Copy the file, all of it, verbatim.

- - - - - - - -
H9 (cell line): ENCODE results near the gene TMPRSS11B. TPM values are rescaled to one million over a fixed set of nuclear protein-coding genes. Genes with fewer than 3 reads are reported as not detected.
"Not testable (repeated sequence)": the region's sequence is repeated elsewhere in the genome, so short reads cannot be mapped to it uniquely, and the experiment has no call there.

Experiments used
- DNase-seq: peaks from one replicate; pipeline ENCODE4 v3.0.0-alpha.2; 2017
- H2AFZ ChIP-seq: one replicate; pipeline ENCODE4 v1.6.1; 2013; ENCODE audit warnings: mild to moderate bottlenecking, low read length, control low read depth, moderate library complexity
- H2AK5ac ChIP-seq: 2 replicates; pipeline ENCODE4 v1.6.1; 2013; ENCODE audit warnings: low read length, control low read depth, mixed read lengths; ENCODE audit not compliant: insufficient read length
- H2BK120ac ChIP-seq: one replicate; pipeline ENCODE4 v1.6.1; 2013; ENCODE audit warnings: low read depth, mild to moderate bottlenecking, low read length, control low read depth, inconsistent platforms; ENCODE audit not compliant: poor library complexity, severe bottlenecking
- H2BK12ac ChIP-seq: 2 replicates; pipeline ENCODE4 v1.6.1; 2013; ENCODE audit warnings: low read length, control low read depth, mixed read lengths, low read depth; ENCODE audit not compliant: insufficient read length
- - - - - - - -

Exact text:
H9 (cell line): ENCODE results near the gene TMPRSS11B. TPM values are rescaled to one million over a fixed set of nuclear protein-coding genes. Genes with fewer than 3 reads are reported as not detected.
"Not testable (repeated sequence)": the region's sequence is repeated elsewhere in the genome, so short reads cannot be mapped to it uniquely, and the experiment has no call there.

Experiments used
- DNase-seq: peaks from one replicate; pipeline ENCODE4 v3.0.0-alpha.2; 2017
- H2AFZ ChIP-seq: one replicate; pipeline ENCODE4 v1.6.1; 2013; ENCODE audit warnings: mild to moderate bottlenecking, low read length, control low read depth, moderate library complexity
- H2AK5ac ChIP-seq: 2 replicates; pipeline ENCODE4 v1.6.1; 2013; ENCODE audit warnings: low read length, control low read depth, mixed read lengths; ENCODE audit not compliant: insufficient read length
- H2BK120ac ChIP-seq: one replicate; pipeline ENCODE4 v1.6.1; 2013; ENCODE audit warnings: low read depth, mild to moderate bottlenecking, low read length, control low read depth, inconsistent platforms; ENCODE audit not compliant: poor library complexity, severe bottlenecking
- H2BK12ac ChIP-seq: 2 replicates; pipeline ENCODE4 v1.6.1; 2013; ENCODE audit warnings: low read length, control low read depth, mixed read lengths, low read depth; ENCODE audit not compliant: insufficient read length